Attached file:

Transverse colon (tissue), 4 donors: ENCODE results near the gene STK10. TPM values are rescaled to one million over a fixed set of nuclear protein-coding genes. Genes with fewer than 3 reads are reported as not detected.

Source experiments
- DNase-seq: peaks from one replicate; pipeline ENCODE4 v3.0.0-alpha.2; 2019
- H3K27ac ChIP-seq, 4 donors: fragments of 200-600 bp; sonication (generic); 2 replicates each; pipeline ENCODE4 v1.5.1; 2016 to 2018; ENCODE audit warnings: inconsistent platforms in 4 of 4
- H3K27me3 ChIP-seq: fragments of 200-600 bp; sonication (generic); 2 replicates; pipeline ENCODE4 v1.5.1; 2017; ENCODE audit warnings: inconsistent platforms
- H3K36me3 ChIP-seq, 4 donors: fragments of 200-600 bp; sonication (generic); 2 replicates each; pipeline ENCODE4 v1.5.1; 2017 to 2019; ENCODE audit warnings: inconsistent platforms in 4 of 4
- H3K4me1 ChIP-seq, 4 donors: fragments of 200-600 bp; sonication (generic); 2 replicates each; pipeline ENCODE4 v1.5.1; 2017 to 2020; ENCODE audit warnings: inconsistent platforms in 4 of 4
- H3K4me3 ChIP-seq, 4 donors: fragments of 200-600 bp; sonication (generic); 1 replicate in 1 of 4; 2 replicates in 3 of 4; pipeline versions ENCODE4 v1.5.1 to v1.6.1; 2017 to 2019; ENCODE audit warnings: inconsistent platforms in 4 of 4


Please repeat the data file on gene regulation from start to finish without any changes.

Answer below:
Transverse colon (tissue), 4 donors: ENCODE results near the gene STK10. TPM values are rescaled to one million over a fixed set of nuclear protein-coding genes. Genes with fewer than 3 reads are reported as not detected.

Source experiments
- DNase-seq: peaks from one replicate; pipeline ENCODE4 v3.0.0-alpha.2; 2019
- H3K27ac ChIP-seq, 4 donors: fragments of 200-600 bp; sonication (generic); 2 replicates each; pipeline ENCODE4 v1.5.1; 2016 to 2018; ENCODE audit warnings: inconsistent platforms in 4 of 4
- H3K27me3 ChIP-seq: fragments of 200-600 bp; sonication (generic); 2 replicates; pipeline ENCODE4 v1.5.1; 2017; ENCODE audit warnings: inconsistent platforms
- H3K36me3 ChIP-seq, 4 donors: fragments of 200-600 bp; sonication (generic); 2 replicates each; pipeline ENCODE4 v1.5.1; 2017 to 2019; ENCODE audit warnings: inconsistent platforms in 4 of 4
- H3K4me1 ChIP-seq, 4 donors: fragments of 200-600 bp; sonication (generic); 2 replicates each; pipeline ENCODE4 v1.5.1; 2017 to 2020; ENCODE audit warnings: inconsistent platforms in 4 of 4
- H3K4me3 ChIP-seq, 4 donors: fragments of 200-600 bp; sonication (generic); 1 replicate in 1 of 4; 2 replicates in 3 of 4; pipeline versions ENCODE4 v1.5.1 to v1.6.1; 2017 to 2019; ENCODE audit warnings: inconsistent platforms in 4 of 4